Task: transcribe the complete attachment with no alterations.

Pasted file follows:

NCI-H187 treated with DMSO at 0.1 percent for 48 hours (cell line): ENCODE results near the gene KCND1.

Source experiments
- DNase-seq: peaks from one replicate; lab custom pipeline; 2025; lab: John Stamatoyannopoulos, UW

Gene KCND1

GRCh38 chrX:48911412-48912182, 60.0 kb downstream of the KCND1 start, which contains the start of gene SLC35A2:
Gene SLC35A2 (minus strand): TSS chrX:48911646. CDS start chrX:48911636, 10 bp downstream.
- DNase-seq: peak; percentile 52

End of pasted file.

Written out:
NCI-H187 treated with DMSO at 0.1 percent for 48 hours (cell line): ENCODE results near the gene KCND1.

Source experiments
- DNase-seq: peaks from one replicate; lab custom pipeline; 2025; lab: John Stamatoyannopoulos, UW

Gene KCND1

GRCh38 chrX:48911412-48912182, 60.0 kb downstream of the KCND1 start, which contains the start of gene SLC35A2:
Gene SLC35A2 (minus strand): TSS chrX:48911646. CDS start chrX:48911636, 10 bp downstream.
- DNase-seq: peak; percentile 52